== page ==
The basic idea, I think of “cursed” in the context of Extremely Online Twitter Speakers is the way that an idea can persist in you and bother you, not necessarily in an anxiety spiral kind of way, but just in an analytical, reflective way, things that we might rather not have known. Things that don’t actually change our behaviours or impede the way we are, but now you know them, you might be reminded of them at times when you’d rather not think about it.
There is an uneasiness in knowing some things. Our brain is an association engine. Sometimes if we know something and it’s strange and weird, that can mean that we forget it, and it lays under the waves of our mental process most of the time. And then, something that stirs that memory, and suddenly it’s there, and you’re back confronting that unpleasantness. Not painful, not traumatic, just… unpleasant. Like a fart in your ear.
To put it simpler, cursed knowledge, in a useful way, is knowledge that you can’t know for sure you’d rather not know. The only way to know is to learn it; the only way to learn the effect it has on you is to know it. But there’s a recognisable risk in how it works. This isn’t just curses of the vulgar and the body. There’s a mild curse associated with knowing the structure of Gustav Holst’s The Planets, and suddenly you see the underlying structure in every movie score across several genres. Maybe if you can recognise the Four Chords, every pop song sounds more similar, the world seems narrower. And maybe that’s something you’d rather not know, if you had the luxury.
But you didn’t know that you didn’t want to, before you knew it.
When I think about speed I think about the whole process — researching, planning, designing, arguing, coding, testing, debugging, documenting etc.
Often when I try to convince someone to get faster at one of those steps, they’ll argue that the others are more important so it’s not worthwhile trying to be faster. Eg choosing the right idea is more important than coding the wrong idea really quickly.
But that’s totally conditional on the speed of everything else! If you could code 10x as fast then you could try out 10 different ideas in the time it would previously have taken to try out 1 idea. Or you could just try out 1 idea, but have 90% of your previous coding time available as extra idea time.
The best part is that you can improve your coding speed a lot by improving simple mechanical skills which are easy to measure, practice and improve. It’s a lot easier to get faster at coding then it is to get better at choosing the right idea!
Within the team, Jira is a way of communicating without talking with each other. As such, it is inferior to any of the usual forms of person-to-person communication, such as being together, getting together over Zoom, or even talking on the phone. It is impersonal, and the written word offers only a fraction of the understanding we get from talking with each other human to human.
One might argue that Jira can contain more information, that might be forgotten during conversation. This is true, but working as a team isn’t really about information, it is about common understanding, which is hardly based in information at all. That said, if a team wanted to keep some useful information in Jira, that would seem acceptable, but the danger is that Jira will begin to be used as a communication hub, rather than an information library.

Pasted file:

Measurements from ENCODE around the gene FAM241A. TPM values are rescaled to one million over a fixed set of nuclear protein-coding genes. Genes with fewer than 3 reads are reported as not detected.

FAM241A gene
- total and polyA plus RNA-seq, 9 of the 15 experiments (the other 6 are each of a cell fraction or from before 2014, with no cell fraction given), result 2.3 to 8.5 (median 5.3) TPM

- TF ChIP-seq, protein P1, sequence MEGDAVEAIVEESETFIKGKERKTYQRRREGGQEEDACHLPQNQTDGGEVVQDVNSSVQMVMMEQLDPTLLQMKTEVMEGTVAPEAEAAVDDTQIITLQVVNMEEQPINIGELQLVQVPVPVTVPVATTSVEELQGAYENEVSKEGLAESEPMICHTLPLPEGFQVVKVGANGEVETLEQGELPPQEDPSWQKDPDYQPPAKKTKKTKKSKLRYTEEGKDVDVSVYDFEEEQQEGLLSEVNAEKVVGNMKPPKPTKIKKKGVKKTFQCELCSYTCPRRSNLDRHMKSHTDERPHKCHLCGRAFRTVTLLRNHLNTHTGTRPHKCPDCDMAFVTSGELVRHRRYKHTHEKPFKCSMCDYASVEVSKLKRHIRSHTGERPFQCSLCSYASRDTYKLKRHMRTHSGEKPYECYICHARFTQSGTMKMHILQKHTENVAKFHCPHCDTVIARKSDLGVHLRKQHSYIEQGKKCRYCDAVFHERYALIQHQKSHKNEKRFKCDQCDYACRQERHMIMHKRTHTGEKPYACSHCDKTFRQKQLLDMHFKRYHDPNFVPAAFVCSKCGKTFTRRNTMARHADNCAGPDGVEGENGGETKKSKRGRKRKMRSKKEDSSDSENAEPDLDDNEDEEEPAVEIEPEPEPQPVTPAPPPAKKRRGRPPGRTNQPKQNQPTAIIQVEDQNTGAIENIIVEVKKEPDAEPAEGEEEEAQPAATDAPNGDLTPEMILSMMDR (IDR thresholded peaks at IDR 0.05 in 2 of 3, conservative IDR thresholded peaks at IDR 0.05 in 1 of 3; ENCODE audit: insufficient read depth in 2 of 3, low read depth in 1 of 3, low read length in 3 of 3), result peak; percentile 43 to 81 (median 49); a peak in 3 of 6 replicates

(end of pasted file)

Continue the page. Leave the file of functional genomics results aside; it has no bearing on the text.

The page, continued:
Jira almost always interferes with teamwork, even as it helps in a small way.
I’m a strong believer that wires are the most underdeveloped part of visual programming tools.
In most VPLs, when you disconnect a wire from a node and then let go of the wire, the wire is immediately deleted. So there’s only 2 valid states for a wire — either connected to a node on both ends, or connected to a node on one end and the mouse cursor on the other end. I think this is a mistake. I think the wire should continue to exist until you explicitly delete it. If you want to draw a wire freely in space, not connected to any nodes, good! If you want to unplug a wire from a node, and then put the wire down for a moment while you go get a different node ready, good! You should be able to think of wires the way you think of physical cables in the real world, except that they can be whatever length you want, never get tangled, and can show you what’s going on inside them.
Wires tend to be straight lines, S-curves, or some other shape that is completely outside the control of the programmer. I think this is a mistake. Rare is the VPL that lets you choose what path the wire should take. Rarer still is the VPL that lets you work with wires using a robust set of tools — braiding multiple wires together, choosing the color or texture of wires, offering different kinds of wires that are specialized for specific tasks, drawing elegantly curving wires with an inkpen tool, manipulating individual vertices or bezier curves, adding "hints" to help an autolayout system route your wires intelligently.
If you watch an anime or a TV series “about” fighting, people often improve by increasing the number of techniques they know because that’s an easy thing to depict but, in real life, getting better at techniques you already know is often more effective than having a portfolio of hundreds of “moves”.